The alpha prototype has a 64-thread count and is on an aluminum extrusion frame. The actuators we are using are muscle wire. They contract when electricity is run thru it. The loom itself is a little under 2 feet wide by 4 feet long by about 7 feet tall. The loom is controlled by software running on a laptop via an Arduino using a bit-shift register circuit . . . It works off bitmap images.
Speaking as someone who has seen computer-controlled loom in operation, they are astoundingly complex machines. Making one is an impressive undertaking, to say the least. Despite the fact that they predate 3D printers by a considerable margin, I suspect it is considerably more difficult to make a loom like this than a 3D printer.
For all those who get excited about digital manufacturing, October 2012 is a great time to be in The Netherlands during Dutch Design Week.
Setting out to showcase just what is behind the fierce growth rate in the 3D printing industry, a series of linked activities will unfold under the banner of the 3D Printing Event.
Featuring an impressive collection of participants ranging from industry heavyweights through to noteworthy newcomers, the event will explore four identified trends:
• The established industry is not only introducing new professional 3d printers with more and more functionality, but has started to bring low end 3D printers as well.
• The open source community works hard to create 3d printers which can be used in personal and professional environments.
• The biggest bottleneck is still the 3D software for making great designs easily.
• 3D Printing services are playing a very important role in creating new business and new business opportunities.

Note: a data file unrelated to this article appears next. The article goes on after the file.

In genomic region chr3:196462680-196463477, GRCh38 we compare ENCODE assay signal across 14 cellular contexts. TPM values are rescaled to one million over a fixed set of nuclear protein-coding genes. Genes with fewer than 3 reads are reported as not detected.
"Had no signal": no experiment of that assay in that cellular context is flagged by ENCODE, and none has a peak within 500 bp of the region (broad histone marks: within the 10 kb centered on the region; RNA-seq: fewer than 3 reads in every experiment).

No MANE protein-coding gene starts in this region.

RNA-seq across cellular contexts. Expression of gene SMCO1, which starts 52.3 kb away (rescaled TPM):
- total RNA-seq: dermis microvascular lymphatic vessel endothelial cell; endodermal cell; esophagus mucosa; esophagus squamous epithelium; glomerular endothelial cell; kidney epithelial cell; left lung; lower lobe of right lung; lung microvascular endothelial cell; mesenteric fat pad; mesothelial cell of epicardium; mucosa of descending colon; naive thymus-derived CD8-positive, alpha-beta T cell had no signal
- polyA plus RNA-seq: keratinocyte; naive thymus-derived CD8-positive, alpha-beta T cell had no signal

Not only does the seminar series boast over thirty speakers, the accompanying exhibition is host to a display of 3D printing in its current and future formats and there is also a 3D printing design competition in collaboration with Grabcad. Enter your design for a chance to win a Leapfrog Creatr 3D printer!
Head over to the event website to register your attendance, and follow the latest event related news on their 3D printing blog.
DIY CNC takes another twist at the 3D Printer Village
Remember that nifty CNC wire bending machine from the guys at Pensa? Well, they have certainly been active over the past few months, and are showing off their updated D.I.Wire Bender 2.0 at New York’s Maker Faire.
Featuring in the 3D Printer Village where it’s busily twisting loops around the hearts of eager patrons, the D.I.Wire Bender Version 2 boasts a number of new features including greater strength and increased accuracy (it now takes on steel without skipping a beat) and, interestingly, facilitates soldering or welding by marking precisely where the CNC bent wire is to be welded, thanks to a built-in Sharpie.